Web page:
We often hear the exhortation, "Stop and smell the roses!" Indeed, roses are perhaps first to come to mind when mention is made of "fragrant flowers." However, the floral world offers many other examples, and none need take a backseat to roses when it comes to aroma. So along with information on growing roses, below I give equal time to other nose pleasers, linking to resources with information on each.
If there's one fragrant flower I associate with the merry month of May, it's the bloom of lilacs. Their scent, wafted on a gentle evening breeze, and perhaps mixed with the smell of freshly mown grass, is the very essence of May:
Lilacs are fragrant flowers familiar to most everyone, even non-gardeners. But only the initiated have experienced the robust aroma of Korean spice viburnum's fragrant flowers. If you're still one of the uninitiated, my only question to you is, What are you waiting for?
Like Korean spice viburnum, daphne may not be familiar to everyone. In fact, if you've spent more time in your life in front of a TV set than out in the garden, hearing mention of "daphne" may evoke images not of a shrub, but of a character in the American TV series, Frasier! But daphne's pleasant fragrance bridges the gap nicely in my garden between the demise of Korean spice viburnum (early May) and the rise of the lilacs (later in May).
Peonies are another classic olfactory delight from the floral world. Lilacs and peonies wage an annual battle for bragging rights with my nose. Both of these fragrant flowers put forth an extraordinary effort to win me over, in late spring. But I refuse to choose between them. My attitude: let them return year after year and try to convince me which is superior, all over again! Peonies have been grown and admired for centuries, due in part to the beauty of their blooms and foliage, their fragrance and their longevity:
Many new homeowners plant those old-time favorites, the irises, remembering the fragrant flowers from their childhoods. But when selecting an iris to plant, don't be misled by thinking, "Irises are irises." If it's fragrant flowers you're after, you'll have to make that a priority during the selection process. Here's some information on an iris I've selected specifically for the way it smells:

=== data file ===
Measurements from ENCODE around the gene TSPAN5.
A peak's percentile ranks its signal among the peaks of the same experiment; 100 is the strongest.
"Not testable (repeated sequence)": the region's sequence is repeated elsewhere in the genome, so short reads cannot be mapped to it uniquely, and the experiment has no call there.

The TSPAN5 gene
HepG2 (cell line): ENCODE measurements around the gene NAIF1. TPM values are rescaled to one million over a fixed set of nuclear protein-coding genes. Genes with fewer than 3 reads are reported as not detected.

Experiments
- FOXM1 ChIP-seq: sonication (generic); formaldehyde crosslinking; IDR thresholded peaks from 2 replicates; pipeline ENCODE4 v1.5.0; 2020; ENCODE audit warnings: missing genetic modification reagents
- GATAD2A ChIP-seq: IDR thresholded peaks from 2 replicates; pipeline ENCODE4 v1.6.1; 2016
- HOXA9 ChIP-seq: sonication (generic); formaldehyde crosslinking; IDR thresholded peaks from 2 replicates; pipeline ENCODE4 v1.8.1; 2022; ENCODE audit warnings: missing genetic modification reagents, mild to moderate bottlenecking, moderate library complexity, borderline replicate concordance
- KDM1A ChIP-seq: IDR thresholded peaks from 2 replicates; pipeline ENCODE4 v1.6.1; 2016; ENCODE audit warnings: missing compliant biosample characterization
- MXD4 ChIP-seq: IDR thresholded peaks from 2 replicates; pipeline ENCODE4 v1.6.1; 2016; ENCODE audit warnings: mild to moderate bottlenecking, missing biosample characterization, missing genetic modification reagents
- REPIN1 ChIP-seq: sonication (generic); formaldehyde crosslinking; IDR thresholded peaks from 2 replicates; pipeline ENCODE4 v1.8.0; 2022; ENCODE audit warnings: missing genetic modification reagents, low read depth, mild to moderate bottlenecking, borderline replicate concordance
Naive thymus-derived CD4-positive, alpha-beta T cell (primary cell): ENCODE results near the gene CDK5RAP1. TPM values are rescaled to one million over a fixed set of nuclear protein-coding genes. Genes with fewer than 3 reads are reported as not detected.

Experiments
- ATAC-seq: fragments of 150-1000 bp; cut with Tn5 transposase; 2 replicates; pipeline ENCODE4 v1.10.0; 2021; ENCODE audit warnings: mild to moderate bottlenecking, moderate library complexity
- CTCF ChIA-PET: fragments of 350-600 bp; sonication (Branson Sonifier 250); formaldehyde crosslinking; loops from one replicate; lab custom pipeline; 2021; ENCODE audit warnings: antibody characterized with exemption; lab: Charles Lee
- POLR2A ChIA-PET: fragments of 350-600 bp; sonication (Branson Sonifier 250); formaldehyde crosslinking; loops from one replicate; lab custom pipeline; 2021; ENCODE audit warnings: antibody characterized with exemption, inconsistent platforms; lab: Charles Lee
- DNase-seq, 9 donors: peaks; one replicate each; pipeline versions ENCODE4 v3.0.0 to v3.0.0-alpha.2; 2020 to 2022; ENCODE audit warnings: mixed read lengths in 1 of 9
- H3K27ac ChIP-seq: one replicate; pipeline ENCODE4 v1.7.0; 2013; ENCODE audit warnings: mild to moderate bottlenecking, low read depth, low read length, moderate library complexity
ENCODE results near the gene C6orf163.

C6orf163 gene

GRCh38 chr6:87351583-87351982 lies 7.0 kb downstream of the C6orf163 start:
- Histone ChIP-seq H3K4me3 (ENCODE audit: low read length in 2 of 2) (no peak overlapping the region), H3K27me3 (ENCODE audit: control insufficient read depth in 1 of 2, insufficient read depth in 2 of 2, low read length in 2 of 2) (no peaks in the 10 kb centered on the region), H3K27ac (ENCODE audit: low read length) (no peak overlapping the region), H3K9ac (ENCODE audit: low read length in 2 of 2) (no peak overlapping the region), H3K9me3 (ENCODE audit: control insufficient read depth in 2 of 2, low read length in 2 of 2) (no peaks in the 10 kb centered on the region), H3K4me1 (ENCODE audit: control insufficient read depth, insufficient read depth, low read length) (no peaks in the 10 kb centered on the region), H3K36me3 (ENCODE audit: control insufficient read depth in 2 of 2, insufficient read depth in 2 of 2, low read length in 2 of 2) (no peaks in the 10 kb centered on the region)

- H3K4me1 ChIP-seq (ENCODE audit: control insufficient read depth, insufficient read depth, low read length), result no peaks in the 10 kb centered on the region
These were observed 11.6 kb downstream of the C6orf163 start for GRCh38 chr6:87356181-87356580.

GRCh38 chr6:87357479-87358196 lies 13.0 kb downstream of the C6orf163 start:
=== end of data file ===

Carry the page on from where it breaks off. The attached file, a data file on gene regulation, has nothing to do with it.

English lavender, too, is famous for its fragrance. But in the case of English lavender, it's the dried, harvested product (used, e.g., in potpourris) that has such an impact on the olfactory nerve:
Lily-of-the-valley is filled with Old-World romance. Many of us remember the little white bells of this ground cover from our grandparents' gardens. Their aroma is powerful, and if you tend to find overly sweet fragrances "sickish," you may end up classifying them as bad-smelling flowers. One's judgment about smells is, after all, a rather personal thing. Similarly, Easter lilies pack quite an odiferous punch that is not universally admired, although many find it pleasing.
A natural in woodland gardens, a great virtue of lily-of-the-valley is that it can take more shade than many other plants will tolerate:
Perhaps those well-known lines from Shakespeare have had something to do with the rose's becoming the standard by which other fragrant flowers are judged:
What's in a name? That which we call a roseMy guide to the basics of growing roses is designed for those who wish to cut to the chase for an answer to the simple question, "What do I need to do to begin growing roses?" Just the basic considerations here; you can graduate to more detailed guides later. Requirements for soil, irrigation, spacing and sunlight are discussed:
By any other name would smell as sweet.